IAB Statement on Identifiers and Unicode 7.0.0

Andrew Sullivan ajs at anvilwalrusden.com
Wed Jan 28 23:23:18 CET 2015

On Wed, Jan 28, 2015 at 09:56:28PM +0000, Shawn Steele wrote:
> I'm a little confused.  What kind of property are you looking for?  To do what?  The behavior of these characters obeys NFC, so the behavior seems to be clear to me.

I think there is a faint circularity at the centre of your argument.
We all agree that these characters obey all the usual NF* rules given
the way they're constructed, because they're not canonically
equivalent.  We all agree that Unicode has some principles by which
characters are encoded and when canonical equivalence is determined.
But you cannot reason from that to, "Since they're canonically
equivalent, therefore they're fine for identifiers."  That's precisely
the premise that some of us have come to question.

> Is there still a perceived "surprise" if these code points had visibly different glyphs or different names?  Names & glyphs aren't canonical Unicode properties

If they had even possibly visibly different glyphs, in fact, we
wouldn't be arguing about this at all.  If you read carefully the
treament of _hamza_ in the Unicode Standard (in version 7.0.0 it's in
chapter 9, on pages 362 and 378-379), it's pretty clear that this is a
quite complicated issue, _but also_ that there's one thing we're
talking about ("the _hamza_").  That's why these characters are simply
indistinguishable from one another: no font _could_ render them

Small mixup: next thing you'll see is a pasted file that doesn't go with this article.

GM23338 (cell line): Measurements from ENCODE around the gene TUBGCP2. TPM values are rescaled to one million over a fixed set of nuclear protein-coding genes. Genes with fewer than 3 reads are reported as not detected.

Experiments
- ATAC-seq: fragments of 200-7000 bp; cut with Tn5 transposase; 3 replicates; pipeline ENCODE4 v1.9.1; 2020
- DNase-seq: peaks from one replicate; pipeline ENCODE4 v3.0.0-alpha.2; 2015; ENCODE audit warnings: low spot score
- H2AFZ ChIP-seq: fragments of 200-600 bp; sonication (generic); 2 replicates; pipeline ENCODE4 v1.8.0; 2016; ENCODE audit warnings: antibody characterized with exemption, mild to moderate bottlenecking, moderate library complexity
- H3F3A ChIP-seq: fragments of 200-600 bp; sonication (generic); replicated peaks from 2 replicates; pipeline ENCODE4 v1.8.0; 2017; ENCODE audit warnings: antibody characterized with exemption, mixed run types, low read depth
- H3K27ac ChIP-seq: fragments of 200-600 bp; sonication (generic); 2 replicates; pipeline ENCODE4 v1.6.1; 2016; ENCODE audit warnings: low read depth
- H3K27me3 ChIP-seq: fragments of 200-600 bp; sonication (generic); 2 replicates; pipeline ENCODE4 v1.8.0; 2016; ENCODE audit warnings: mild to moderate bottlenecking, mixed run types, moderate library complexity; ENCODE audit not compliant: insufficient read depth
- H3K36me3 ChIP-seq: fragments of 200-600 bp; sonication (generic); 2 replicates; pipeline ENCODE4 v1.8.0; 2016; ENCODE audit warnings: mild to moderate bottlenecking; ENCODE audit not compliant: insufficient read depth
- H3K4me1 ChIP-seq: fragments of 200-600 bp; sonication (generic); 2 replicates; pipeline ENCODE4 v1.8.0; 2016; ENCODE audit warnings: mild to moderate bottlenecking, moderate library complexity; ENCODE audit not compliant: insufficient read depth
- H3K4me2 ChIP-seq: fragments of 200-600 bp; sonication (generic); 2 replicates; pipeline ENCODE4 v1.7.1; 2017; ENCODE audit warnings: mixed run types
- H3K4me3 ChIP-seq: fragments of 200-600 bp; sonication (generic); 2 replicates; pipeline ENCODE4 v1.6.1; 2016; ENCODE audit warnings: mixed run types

distinguishable, because (presumably for historical reasons) they
developed from the "same writing", but over time accrued different
significance without changing form.  But importantly, you cannot read
that off the properties of the characters.  (Mark offered another
example of the combining solidus and o.  I can't tell yet whether that
case is the same issue or isn't, but I suspect it may be.)

So it is not merely that these are visually the same, but that they're
in the same script, and that other analagous cases get treated as
canonically equivalent and these don't.  That's a problem for the IETF
because we were using the derived properties and the canonical
equivalence under the assumption that they'd give us certain
guarantees, and it turns out they don't.  Again, this isn't Unicode's
fault, it's just a fact of the way things are.

There is more in this thread, above, so I won't repeat it all, but the
choices boil down to a few:

1.  Do nothing.  Yep, some people will be confused.  Too bad.

2.  Unicode can't help us, sorry, because of what it is.  Maybe we
need something else (I hope we all agree this is a non-starter).

3.  Come up with a new property that will either give the IETF, or
allow the IETF to derive, the sort of equivalence it thought it got
from the existing properties + NFC.

4.  Send the IETF off to maintain its own exception list.

Best regards,


Andrew Sullivan
ajs at anvilwalrusden.com

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